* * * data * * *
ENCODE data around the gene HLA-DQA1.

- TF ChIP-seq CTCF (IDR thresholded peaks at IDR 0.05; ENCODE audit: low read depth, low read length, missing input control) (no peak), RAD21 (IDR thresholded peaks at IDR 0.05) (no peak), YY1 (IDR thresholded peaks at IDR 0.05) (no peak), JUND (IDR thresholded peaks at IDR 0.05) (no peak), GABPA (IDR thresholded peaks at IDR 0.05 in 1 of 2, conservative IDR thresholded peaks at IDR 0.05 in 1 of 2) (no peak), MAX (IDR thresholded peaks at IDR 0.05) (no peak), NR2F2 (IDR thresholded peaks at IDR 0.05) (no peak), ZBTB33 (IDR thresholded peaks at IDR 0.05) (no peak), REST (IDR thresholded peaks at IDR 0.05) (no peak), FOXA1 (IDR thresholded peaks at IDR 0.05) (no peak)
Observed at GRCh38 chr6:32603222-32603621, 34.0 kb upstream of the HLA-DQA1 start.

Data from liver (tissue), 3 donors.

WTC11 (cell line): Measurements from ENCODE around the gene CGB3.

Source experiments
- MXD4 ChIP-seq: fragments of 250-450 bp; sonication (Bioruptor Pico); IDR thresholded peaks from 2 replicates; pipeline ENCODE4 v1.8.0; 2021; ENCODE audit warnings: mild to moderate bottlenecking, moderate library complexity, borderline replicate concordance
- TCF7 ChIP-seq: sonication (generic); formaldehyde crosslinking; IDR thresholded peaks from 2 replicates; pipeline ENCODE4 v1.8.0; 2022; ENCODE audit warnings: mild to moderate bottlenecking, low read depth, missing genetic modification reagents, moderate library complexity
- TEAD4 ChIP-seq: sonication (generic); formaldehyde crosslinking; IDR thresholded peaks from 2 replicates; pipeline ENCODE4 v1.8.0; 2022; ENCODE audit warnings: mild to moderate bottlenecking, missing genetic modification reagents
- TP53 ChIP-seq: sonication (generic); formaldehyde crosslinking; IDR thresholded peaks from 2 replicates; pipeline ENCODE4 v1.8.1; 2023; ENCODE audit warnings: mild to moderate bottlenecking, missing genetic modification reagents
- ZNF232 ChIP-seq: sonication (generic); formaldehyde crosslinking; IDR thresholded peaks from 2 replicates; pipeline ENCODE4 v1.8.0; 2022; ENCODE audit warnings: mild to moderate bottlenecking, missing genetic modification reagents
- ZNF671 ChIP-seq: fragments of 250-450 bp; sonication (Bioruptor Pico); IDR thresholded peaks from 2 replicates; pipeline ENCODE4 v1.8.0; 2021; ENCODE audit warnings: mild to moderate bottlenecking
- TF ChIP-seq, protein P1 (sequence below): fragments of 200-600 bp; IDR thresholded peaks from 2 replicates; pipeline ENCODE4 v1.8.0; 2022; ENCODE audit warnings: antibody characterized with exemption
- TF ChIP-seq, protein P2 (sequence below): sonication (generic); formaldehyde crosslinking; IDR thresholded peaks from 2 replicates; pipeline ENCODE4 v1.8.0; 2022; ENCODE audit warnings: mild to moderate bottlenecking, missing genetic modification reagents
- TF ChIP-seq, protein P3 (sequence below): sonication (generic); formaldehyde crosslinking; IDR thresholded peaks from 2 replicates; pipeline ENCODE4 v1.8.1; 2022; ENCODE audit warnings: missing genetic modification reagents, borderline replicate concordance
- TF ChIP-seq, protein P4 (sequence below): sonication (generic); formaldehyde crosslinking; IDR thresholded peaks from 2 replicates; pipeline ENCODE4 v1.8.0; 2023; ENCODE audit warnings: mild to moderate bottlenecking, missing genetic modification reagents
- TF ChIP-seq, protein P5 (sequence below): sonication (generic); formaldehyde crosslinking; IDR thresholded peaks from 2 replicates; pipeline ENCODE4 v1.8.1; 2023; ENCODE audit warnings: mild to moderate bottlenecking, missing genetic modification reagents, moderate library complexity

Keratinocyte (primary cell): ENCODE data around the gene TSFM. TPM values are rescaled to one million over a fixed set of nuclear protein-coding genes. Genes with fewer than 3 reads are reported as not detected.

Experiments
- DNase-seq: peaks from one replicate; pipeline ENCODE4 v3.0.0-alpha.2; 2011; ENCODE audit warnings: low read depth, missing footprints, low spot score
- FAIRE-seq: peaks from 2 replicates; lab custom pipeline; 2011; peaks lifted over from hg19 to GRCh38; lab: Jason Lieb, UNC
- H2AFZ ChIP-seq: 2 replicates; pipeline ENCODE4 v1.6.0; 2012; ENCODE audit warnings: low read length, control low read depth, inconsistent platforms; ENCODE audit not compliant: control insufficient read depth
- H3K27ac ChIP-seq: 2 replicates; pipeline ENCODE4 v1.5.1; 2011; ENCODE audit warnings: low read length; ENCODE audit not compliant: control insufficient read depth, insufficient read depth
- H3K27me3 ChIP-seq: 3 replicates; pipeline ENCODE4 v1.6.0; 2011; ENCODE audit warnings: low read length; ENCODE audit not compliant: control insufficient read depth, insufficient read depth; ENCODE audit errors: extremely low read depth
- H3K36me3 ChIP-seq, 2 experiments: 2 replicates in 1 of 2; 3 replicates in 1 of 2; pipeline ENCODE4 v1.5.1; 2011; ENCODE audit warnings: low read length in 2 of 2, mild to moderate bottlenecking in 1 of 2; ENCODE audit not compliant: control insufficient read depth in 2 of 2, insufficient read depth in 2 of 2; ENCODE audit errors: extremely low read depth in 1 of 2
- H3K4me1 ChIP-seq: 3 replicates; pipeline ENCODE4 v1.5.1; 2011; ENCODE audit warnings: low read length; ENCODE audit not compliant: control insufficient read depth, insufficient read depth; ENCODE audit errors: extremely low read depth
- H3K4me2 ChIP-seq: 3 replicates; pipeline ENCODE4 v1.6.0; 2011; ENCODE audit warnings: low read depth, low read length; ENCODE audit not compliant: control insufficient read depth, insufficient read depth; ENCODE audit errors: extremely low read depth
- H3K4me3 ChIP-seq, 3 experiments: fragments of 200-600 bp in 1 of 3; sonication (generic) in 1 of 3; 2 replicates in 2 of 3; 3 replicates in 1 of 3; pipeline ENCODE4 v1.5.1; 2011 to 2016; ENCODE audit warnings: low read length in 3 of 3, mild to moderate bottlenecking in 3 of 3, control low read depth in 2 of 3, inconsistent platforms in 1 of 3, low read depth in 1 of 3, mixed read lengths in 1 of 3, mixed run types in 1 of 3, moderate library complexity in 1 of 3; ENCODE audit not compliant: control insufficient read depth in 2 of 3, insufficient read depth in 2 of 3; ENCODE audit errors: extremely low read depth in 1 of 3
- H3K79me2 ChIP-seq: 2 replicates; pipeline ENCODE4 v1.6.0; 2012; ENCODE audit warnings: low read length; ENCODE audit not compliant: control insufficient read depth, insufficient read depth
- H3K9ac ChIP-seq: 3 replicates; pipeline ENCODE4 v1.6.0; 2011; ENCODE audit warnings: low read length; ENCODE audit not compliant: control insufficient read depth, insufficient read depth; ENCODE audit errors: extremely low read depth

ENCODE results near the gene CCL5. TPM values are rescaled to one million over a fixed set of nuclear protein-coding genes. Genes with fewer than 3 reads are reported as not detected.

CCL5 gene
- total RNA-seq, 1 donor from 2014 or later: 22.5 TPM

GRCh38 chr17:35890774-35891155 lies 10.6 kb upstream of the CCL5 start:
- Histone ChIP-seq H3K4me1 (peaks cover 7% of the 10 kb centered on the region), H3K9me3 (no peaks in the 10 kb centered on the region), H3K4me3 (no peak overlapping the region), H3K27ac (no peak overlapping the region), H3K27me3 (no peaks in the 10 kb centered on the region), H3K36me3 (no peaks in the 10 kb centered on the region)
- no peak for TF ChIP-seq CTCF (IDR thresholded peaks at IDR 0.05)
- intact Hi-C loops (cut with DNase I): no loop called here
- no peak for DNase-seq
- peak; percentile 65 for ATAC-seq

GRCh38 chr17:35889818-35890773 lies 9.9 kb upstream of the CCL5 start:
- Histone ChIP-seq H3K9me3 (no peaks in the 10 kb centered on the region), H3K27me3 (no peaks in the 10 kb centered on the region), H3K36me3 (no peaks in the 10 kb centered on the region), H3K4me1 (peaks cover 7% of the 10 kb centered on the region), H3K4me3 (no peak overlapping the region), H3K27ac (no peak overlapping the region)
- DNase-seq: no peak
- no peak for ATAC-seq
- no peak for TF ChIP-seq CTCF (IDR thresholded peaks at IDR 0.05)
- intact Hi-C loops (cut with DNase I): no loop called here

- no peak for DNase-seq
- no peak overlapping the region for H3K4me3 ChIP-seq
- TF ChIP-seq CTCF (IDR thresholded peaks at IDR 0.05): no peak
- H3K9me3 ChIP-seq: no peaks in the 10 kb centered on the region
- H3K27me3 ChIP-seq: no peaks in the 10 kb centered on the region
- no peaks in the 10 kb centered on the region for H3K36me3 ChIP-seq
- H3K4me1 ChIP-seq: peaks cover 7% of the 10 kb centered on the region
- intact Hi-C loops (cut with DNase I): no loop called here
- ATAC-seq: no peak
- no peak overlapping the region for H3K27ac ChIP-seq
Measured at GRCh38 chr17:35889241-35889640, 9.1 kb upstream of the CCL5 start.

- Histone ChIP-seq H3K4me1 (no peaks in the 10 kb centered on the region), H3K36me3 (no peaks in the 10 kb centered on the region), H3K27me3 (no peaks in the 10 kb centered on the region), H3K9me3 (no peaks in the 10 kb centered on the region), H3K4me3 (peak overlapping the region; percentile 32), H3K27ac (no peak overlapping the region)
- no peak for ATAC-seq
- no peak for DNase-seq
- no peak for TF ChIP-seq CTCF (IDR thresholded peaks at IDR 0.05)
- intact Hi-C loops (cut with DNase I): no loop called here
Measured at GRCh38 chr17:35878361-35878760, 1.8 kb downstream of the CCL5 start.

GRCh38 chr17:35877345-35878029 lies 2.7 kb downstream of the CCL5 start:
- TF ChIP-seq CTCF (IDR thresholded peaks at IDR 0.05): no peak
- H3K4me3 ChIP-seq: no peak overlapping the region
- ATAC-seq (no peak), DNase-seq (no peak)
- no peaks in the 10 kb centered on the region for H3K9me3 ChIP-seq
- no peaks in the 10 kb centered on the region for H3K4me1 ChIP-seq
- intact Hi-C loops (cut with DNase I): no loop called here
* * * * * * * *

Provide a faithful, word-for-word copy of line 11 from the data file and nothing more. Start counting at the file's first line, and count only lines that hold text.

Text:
- ZNF232 ChIP-seq: sonication (generic); formaldehyde crosslinking; IDR thresholded peaks from 2 replicates; pipeline ENCODE4 v1.8.0; 2022; ENCODE audit warnings: mild to moderate bottlenecking, missing genetic modification reagents